1. The two trajectories aren’t mutually exclusive. Think of life in Toronto, Singapore, or Dubai. Now think of life in rural Peru, Libya, or Indonesia. These places aren’t just occupying different kinds of economies of political systems. These places exist in radically different centuries. And the two mix. Technology from the rich cities has penetrated remote villages with cell phones and such. And villagers have made their way to the big cities. A good deal of both the spectacular advancements and the scary conflicts we see today are the result of these two worlds colliding.

      1. Good point. As William Gibson said, “The future is already here, it’s just not evenly distributed.”

        I’ll second the recommendation for Turchin. His work seems to be more rigorously data-driven than some of the earlier efforts. He’s also pretty consistent about limiting his claims – he thinks that factors like inequality can be good predictors of crisis, but he doesn’t try to predict how any given crisis will turn out since he thinks they are sui generis.

  4. “My best guess is we’ll see the implementation of policies that achieve similar goals to a Minimum Guaranteed Income by other means. But they’ll need to be in keeping with the dominant cultural narrative: The Puritan Work Ethic. If you don’t work, you don’t eat. And they’ll have to be designed to filter out people who are deemed unworthy of inclusion. That’s been the pattern for centuries. The military is the primary model. Cradle to grave socialism is perfectly acceptable – often eagerly embrace – by American society if the wealth transfer is to people who are believed to be deserving. The militarization of domestic affairs is a distinct possibility.”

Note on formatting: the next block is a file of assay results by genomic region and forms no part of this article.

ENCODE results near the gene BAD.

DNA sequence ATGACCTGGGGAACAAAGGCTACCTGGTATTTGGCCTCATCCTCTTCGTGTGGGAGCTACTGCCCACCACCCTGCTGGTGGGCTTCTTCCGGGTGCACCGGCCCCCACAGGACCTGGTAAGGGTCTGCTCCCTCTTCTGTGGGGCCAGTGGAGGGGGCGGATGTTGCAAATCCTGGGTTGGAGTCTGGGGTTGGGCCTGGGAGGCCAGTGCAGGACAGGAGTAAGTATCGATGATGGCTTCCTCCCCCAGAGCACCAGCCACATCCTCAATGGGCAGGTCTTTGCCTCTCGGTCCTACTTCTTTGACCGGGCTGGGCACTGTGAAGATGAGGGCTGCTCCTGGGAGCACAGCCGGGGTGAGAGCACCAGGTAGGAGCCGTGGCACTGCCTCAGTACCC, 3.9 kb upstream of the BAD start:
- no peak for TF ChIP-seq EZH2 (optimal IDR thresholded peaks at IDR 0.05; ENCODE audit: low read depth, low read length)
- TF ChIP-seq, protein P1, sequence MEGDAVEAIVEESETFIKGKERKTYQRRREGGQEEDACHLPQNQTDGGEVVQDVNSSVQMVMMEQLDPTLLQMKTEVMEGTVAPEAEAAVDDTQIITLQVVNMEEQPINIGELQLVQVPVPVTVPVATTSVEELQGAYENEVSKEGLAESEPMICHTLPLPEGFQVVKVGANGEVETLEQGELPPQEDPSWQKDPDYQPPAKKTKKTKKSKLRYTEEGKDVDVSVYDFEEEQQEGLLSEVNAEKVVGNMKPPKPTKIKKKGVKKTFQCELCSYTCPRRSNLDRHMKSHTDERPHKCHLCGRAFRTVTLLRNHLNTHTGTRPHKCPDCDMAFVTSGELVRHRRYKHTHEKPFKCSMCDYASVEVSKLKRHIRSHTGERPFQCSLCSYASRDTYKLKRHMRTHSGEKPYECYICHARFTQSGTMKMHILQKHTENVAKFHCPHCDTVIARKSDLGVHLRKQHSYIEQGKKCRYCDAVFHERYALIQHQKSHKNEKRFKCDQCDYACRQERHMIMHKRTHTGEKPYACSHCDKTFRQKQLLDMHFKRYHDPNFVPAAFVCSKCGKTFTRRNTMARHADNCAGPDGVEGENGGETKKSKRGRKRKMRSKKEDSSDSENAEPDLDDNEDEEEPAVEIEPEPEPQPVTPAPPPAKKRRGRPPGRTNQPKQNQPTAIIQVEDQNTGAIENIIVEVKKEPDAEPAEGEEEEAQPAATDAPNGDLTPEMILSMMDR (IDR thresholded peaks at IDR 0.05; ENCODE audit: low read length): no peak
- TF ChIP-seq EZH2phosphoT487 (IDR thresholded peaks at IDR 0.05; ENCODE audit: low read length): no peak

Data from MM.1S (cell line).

Please could you elaborate on what you mean by the military as socialism, and the militarisation of domestic affairs? Thanks.

    1. I’ll use an example from my own family. My great-grandparents were illiterate landless peasants from Sicily. Back then Sicilians, Jews, Greeks, and Irish were the “Mexicans” of their day as far as the ruling Protestants were concerned. The Great Depression raged and ultimately resolved itself in the form of World War II. My grandparent’s generation were pulled in to service as young soldiers (men) and wartime factory workers (women) and proved they were worthy Americans. The restructured post war economy gave them the G.I. Bill for returning veterans to go to college for free, to buy a home with heavy government subsidies, as well as all sorts of labor protections and retirement entitlements that lasted that generation their entire lives.

      I’ll use my boyfriend’s family as another example. His grandparents, father, and aunts were native born Californians – but ethnically Japanese. They went off to a wartime relocation camp in the desert. Their home, business, and bank funds were seized and never returned. Spot the difference?

      I see some variation on these themes in the near future. You can decide for yourself who the likely demographic villains and heroes might be.

      1. My own family is a part of the ‘military as socialism’ group. My sister spent 15 years in the Navy and was deployed 1 time for 3 months (in which they never left the dock), (mostly because she kept having kids). Her husband was also Navy, was only deployed once near the end of his career. The rest of the time he spent fixing CT Scanners at various hospitals in the US, which is a job that would normally require some kind of loans or self funding, but totally covered by the Navy at a wage with a housing allowance well above what a family with one worker and a spouse with multiple kids would get in the private sector.

        Funnily enough, they think they are the ‘hard workers’ and hate leeches who don’t work, and they hate taxes. Because of course they don’t see the military as socialism or that their wages for ~20 years came from it.